Live Review: The Jesus And Mary Chain – Albert Hall, Manchester 18.11.2021

I’m not sure who first came up with the concept of the “Classic Album Tour”, whereby an artist plays the whole LP, track by track in the running order, in which it was originally released. It has become the preserve of bands who don’t have any new product to tour but fancy making a few quid, possibly with a tax bill to pay!!

We’ve had The Manics tour The Holy Bible, The Breeders with Last Splash, various anniversary tours by The Wedding Present, who by coincidence are also in town tonight, playing Sea Monsters and many others. Tonight, it is the turn of Jesus & The Mary Chain, with their 2nd release, Darklands, to date their highest charting long player, albeit less critically acclaimed than debut Psychocandy.

The concept is not without challenges though. Normally a band would choose something rousing to start a show, slowing things down after the initial 2 or 3 songs, to get the punters warmed up and onside. The running order of most albums doesn’t The Jesus And Mary Chain – Albert Hall, Manchester 18th Nov 2021naturally follow this blueprint and there are often tracks that never get played live, that have to be trotted out in these shows. Title track, Darklands is a beautiful way to start to start the set. Jim Reid seems to be scared of the rest of the band as he’s centre stage and they’re lining up 4 at the back, like the most defensive 5-aside football team you’ve ever seen. There’s 10 feet behind him, like a total exclusion zone. I feel sorry for the one photographer that has been allowed into the pit tonight. The high stage at the Albert Hall means he’s struggling to get the band in view.

Tonight, they are set up to play 2 sets; Darklands first, before a short break returning to play a very mixed set from the archives.

Deep One Perfect Morning, another slow tempo, with the trademark “boom-boom” drums, only ever played live 3 times before this tour, subsides and we get the first gear change as Happy When It Rains hoves into view. Heads nod and shoulders shrug as the crowd come alive. Jim can only just be heard over the crowd sing-a-long, because strangely this isn’t a loud sonic attack on the ear drums. Down On Me keeps up the pace and William gets the chance to cut loose on the guitar, albeit from a safe distance. The weather seems to have influenced the creative process when they were writing Darklands as we’re into Nine Million Rainy Days before the LPs other stand out track, April Skies fills this iconic venue and the Indie Karaoke takes over again. Cherry Came Too, is the nearest they’ve ever come to sounding like The Beach Boys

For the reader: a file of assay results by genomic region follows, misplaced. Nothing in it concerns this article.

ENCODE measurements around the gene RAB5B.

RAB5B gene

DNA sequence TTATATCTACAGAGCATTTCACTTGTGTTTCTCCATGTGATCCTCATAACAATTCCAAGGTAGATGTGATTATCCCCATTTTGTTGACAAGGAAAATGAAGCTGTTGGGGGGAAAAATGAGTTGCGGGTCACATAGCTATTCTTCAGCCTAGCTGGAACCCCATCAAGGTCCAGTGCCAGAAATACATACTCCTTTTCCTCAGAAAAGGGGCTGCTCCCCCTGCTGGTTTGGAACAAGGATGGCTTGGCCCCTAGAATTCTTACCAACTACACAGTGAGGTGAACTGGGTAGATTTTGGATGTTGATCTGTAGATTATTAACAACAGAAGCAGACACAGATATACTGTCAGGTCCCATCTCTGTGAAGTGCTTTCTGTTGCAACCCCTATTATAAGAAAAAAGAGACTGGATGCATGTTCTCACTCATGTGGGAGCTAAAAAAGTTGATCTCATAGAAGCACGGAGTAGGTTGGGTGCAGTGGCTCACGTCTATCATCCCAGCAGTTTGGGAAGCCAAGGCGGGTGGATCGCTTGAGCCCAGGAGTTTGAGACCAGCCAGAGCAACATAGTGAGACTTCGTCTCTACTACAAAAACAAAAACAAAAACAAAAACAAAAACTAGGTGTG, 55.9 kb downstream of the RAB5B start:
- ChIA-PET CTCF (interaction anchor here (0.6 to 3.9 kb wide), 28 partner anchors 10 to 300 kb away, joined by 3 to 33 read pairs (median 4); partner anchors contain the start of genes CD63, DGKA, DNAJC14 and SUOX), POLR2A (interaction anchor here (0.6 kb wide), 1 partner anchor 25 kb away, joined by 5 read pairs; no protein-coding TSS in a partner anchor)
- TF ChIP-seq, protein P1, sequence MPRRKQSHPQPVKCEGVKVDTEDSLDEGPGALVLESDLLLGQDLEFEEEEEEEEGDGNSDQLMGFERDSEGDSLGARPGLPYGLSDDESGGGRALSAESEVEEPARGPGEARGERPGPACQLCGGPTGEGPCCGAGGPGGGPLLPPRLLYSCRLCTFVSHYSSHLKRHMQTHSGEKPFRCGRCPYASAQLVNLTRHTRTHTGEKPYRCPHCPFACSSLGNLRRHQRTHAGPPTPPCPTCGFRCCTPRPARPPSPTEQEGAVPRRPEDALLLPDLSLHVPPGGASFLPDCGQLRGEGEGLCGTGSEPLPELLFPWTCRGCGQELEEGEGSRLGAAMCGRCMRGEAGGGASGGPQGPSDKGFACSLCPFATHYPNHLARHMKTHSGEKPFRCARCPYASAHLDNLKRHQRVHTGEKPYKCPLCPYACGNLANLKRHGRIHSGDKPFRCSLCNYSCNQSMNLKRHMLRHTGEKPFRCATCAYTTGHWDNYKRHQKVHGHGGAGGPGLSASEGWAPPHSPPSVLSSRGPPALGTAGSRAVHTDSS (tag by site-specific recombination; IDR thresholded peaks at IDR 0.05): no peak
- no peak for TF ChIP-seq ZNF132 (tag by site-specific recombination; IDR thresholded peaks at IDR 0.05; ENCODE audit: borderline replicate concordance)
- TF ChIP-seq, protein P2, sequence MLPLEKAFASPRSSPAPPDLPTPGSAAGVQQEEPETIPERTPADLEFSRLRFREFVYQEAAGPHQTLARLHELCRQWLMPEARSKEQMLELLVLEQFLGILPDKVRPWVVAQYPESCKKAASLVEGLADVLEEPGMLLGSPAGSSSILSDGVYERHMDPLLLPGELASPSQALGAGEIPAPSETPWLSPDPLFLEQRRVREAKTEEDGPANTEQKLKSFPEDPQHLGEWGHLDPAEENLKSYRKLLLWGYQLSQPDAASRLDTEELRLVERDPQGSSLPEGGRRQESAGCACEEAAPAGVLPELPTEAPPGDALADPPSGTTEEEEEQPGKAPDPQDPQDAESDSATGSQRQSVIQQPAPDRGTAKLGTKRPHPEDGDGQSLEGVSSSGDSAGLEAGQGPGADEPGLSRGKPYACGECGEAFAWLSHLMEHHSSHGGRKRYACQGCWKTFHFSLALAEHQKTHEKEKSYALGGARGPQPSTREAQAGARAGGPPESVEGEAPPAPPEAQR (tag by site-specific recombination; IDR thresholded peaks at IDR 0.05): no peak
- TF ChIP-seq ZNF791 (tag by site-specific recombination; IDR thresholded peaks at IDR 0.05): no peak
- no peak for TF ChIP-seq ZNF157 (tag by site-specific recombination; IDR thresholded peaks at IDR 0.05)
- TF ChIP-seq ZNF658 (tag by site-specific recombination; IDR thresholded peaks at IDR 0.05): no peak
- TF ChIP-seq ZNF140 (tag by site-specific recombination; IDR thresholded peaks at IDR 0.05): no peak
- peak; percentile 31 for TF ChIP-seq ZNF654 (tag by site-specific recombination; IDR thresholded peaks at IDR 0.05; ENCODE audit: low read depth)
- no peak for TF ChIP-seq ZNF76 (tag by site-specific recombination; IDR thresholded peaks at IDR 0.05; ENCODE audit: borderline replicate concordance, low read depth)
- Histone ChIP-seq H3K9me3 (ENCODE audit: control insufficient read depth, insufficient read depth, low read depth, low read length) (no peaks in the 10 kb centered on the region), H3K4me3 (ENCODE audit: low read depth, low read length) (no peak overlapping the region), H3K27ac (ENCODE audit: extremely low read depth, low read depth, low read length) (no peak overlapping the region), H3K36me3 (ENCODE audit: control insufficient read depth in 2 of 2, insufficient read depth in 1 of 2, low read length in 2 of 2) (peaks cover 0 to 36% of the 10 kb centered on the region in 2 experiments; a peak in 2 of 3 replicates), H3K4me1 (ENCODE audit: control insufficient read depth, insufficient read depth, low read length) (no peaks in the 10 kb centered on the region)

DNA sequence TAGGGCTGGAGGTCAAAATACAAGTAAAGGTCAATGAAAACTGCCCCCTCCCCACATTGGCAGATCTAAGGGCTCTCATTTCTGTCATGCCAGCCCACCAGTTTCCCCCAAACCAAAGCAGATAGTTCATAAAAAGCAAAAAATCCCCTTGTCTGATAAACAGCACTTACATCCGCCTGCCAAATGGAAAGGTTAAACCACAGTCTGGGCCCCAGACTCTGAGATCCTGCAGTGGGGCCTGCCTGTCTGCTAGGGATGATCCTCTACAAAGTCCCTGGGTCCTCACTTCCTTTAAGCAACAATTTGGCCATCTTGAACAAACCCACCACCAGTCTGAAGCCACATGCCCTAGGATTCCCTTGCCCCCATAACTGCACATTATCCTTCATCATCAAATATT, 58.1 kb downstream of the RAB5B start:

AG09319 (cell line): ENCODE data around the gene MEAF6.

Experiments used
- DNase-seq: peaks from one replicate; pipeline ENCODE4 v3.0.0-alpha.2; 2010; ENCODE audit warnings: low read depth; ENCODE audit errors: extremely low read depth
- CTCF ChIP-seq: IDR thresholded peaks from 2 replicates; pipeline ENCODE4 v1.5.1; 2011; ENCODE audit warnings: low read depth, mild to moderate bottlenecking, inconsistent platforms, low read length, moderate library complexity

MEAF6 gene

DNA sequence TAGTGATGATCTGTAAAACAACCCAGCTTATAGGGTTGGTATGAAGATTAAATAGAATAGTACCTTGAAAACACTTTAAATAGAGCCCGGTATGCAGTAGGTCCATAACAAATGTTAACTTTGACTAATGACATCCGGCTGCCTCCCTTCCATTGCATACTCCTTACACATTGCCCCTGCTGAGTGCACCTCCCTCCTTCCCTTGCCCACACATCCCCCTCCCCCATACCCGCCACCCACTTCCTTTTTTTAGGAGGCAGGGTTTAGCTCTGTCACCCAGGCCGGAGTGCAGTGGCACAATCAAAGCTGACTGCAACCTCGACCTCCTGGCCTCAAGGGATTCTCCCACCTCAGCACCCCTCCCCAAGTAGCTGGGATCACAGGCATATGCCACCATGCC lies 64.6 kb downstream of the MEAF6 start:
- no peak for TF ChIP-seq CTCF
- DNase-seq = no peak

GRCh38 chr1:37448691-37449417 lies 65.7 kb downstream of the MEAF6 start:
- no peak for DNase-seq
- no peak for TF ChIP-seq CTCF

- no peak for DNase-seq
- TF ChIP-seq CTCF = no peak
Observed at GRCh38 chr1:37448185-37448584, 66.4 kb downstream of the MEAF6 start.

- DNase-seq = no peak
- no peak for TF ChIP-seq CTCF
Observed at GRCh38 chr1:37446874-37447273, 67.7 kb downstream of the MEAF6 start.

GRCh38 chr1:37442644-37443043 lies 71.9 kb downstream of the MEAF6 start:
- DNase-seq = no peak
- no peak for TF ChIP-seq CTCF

It’s normally at this point at these shows, you start to realise that there’s not a lot more to come. Jim is frugal with between song banter and so the rest of the album speeds by quickly, with the last two tracks, On The Wall and About You, each only ever having been played live twice before this tour. This is definitely a night for the diehard JAMC fans. As the last track ends, Jim explains that they’re going off for a quick cuppa before returning to play a second set. 

Barely more than 5 minutes and they’re back and off again. As it turns out this too is a set for the diehards. No massive tracks like Some Candy Talkin’You Trip Me UpSidewalking or Blues From A Gun. Instead, it’s a blast through the darkest recesses of their back catalogue, including 3 songs, Cant’ Stop The RockGod Help Me and Drop, all live virgins before this tour. The lack of familiarity seems to affect William too, as at one point he hits a bum chord. He and the Bobby Gillespie lookalike drummer, Brian Young (ex-Fountains Of Wayne & The Posies), exchange wry smiles before moving on. We get I Love Rock N RollMoe Tucker and Up Too High before ending this second half with one of my personal faves, from the Barbed Wire Kisses (B-Sides & More) Compilation, Kill Surf City.

A three-song encore sees ex-Belle & Sebastian singer, Isobel Campbell, join them on stage for Just Like Honey, for me the standout track of the night, before another rarely played song Something I Can’t Have (missing in action since 1993). The evening is brought to a shuddering halt with Never Understand and I’m transported back to March 1985 at North London Polytechnic, the night of the infamous riot, when they played for less than 20 minutes. Now 75 minutes isn’t enough but back then 20 was plenty! Could have done with it being a bit louder though!!!

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